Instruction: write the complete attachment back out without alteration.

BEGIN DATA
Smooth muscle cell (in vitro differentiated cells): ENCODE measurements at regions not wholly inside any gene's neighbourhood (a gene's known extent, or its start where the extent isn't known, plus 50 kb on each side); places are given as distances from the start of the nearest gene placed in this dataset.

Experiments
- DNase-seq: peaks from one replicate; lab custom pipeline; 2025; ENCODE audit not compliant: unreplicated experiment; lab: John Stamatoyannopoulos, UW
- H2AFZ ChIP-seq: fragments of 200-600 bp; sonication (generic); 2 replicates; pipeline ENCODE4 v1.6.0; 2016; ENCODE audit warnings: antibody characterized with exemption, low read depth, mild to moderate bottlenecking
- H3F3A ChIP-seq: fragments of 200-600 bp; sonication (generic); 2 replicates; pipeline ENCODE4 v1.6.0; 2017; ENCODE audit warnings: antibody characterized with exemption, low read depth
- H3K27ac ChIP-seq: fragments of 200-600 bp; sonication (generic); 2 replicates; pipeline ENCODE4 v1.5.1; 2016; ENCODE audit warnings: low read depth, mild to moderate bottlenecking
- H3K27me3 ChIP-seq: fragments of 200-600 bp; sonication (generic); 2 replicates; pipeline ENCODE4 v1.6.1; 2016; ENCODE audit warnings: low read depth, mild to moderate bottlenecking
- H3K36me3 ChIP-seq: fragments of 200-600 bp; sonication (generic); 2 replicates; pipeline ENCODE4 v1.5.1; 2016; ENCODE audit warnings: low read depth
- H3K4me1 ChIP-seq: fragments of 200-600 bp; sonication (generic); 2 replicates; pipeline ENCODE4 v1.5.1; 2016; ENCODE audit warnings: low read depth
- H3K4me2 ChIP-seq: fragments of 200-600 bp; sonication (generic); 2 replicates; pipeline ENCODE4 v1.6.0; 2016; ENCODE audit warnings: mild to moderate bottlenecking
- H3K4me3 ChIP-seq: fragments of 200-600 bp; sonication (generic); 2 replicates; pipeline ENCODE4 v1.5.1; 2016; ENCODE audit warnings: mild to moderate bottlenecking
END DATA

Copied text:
Smooth muscle cell (in vitro differentiated cells): ENCODE measurements at regions not wholly inside any gene's neighbourhood (a gene's known extent, or its start where the extent isn't known, plus 50 kb on each side); places are given as distances from the start of the nearest gene placed in this dataset.

Experiments
- DNase-seq: peaks from one replicate; lab custom pipeline; 2025; ENCODE audit not compliant: unreplicated experiment; lab: John Stamatoyannopoulos, UW
- H2AFZ ChIP-seq: fragments of 200-600 bp; sonication (generic); 2 replicates; pipeline ENCODE4 v1.6.0; 2016; ENCODE audit warnings: antibody characterized with exemption, low read depth, mild to moderate bottlenecking
- H3F3A ChIP-seq: fragments of 200-600 bp; sonication (generic); 2 replicates; pipeline ENCODE4 v1.6.0; 2017; ENCODE audit warnings: antibody characterized with exemption, low read depth
- H3K27ac ChIP-seq: fragments of 200-600 bp; sonication (generic); 2 replicates; pipeline ENCODE4 v1.5.1; 2016; ENCODE audit warnings: low read depth, mild to moderate bottlenecking
- H3K27me3 ChIP-seq: fragments of 200-600 bp; sonication (generic); 2 replicates; pipeline ENCODE4 v1.6.1; 2016; ENCODE audit warnings: low read depth, mild to moderate bottlenecking
- H3K36me3 ChIP-seq: fragments of 200-600 bp; sonication (generic); 2 replicates; pipeline ENCODE4 v1.5.1; 2016; ENCODE audit warnings: low read depth
- H3K4me1 ChIP-seq: fragments of 200-600 bp; sonication (generic); 2 replicates; pipeline ENCODE4 v1.5.1; 2016; ENCODE audit warnings: low read depth
- H3K4me2 ChIP-seq: fragments of 200-600 bp; sonication (generic); 2 replicates; pipeline ENCODE4 v1.6.0; 2016; ENCODE audit warnings: mild to moderate bottlenecking
- H3K4me3 ChIP-seq: fragments of 200-600 bp; sonication (generic); 2 replicates; pipeline ENCODE4 v1.5.1; 2016; ENCODE audit warnings: mild to moderate bottlenecking